Mind the gap: developing transformative learning within Geography between further and higher education

Exeter academics Dr Ewan Woodley, Professor Stewart Barr, and Dr Richard Jones have been working with the Jurassic Coast World Heritage Site and Exeter College to better understand the ways in which the transition in learning from A-Level to degree-level Geography can be made more manageable and effective for both students and academics.

Increasing financial pressure on undergraduate students has placed an even greater onus on universities to address student satisfaction and the ways in which this connects to expectations about higher education and its value for future career development. One major challenge for meeting this goal is the disparity in subject content and teaching styles in Geography between further education (A-Level) and higher education, leaving many students to question the nature of the degree programme to which they have enrolled and leading to potential dissatisfaction and confusion with course content. To address this problem, academics need to find ways to engage with teachers and students in further education to better understand the ways in which subject knowledge is constructed and consumed so that student expectations, and the educational transition to university, can be managed more effectively.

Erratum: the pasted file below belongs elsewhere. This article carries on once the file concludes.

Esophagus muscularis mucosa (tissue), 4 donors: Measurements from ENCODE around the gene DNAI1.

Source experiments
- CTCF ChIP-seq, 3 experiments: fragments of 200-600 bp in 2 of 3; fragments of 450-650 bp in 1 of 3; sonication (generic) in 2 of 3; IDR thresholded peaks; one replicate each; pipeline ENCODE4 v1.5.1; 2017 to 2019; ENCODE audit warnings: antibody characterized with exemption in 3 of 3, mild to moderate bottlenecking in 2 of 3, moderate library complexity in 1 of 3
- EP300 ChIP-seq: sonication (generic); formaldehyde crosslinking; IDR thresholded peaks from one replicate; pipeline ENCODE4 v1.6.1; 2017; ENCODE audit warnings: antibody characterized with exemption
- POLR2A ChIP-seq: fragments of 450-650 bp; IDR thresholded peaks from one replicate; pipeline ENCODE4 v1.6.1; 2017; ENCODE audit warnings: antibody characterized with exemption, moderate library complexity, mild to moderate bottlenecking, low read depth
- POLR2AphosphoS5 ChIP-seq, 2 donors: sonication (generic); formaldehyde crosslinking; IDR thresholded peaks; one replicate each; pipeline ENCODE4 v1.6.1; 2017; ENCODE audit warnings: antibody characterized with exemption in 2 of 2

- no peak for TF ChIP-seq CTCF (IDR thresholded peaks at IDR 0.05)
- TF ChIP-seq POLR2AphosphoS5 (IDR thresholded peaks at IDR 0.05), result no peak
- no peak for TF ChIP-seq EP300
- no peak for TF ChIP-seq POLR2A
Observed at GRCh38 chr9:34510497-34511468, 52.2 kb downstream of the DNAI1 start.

This project, funded by the University of Exeter’s Annual Fund, brought together academics and undergraduate geography students from the University, and staff & students from Exeter College, in a three stage project to study core geographical concepts through contemporary environmental debates along the Jurassic Coast. Using two classroom-based workshops and a fieldtrip, the project aimed to:

1) Enable students to understand the core concepts underpinning geography and the ways in which research and teaching operate within higher education;

2) Allow academics to gain a greater appreciation of student perceptions of and attitudes to higher education and engagement with contemporary environmental debates;

3) Adopt a stepwise group learning and lecture-based approach to learning in a range of familiar and new environments (Exeter College, the Streatham University campus and the Jurassic Coast);

4) Collaborate with local subject specialists and organisations (the Jurassic Coast World Heritage Coast Team) to illustrate the role of geographers in contributing to important societal issues, such as coastal management and hazard mitigation/adaption, and to demonstrate the links between research, teaching and practice.

The project highlighted the importance of combining ‘traditional’ lecture-based teaching with co-productive methods of learning. The stepwise and diverse style of learning helped prospective and current students to engage with ‘new’ concepts and routes to critical geographical enquiry, whilst academics benefitted from the opportunity to explore the challenges faced by students in making the transition to higher education.

The project is presented in a University of Exeter report 'Developing transformative learning between further and higher education: exploring geographical debates along the Jurassic Coast (.pdf)'.

Date: 11 February 2016

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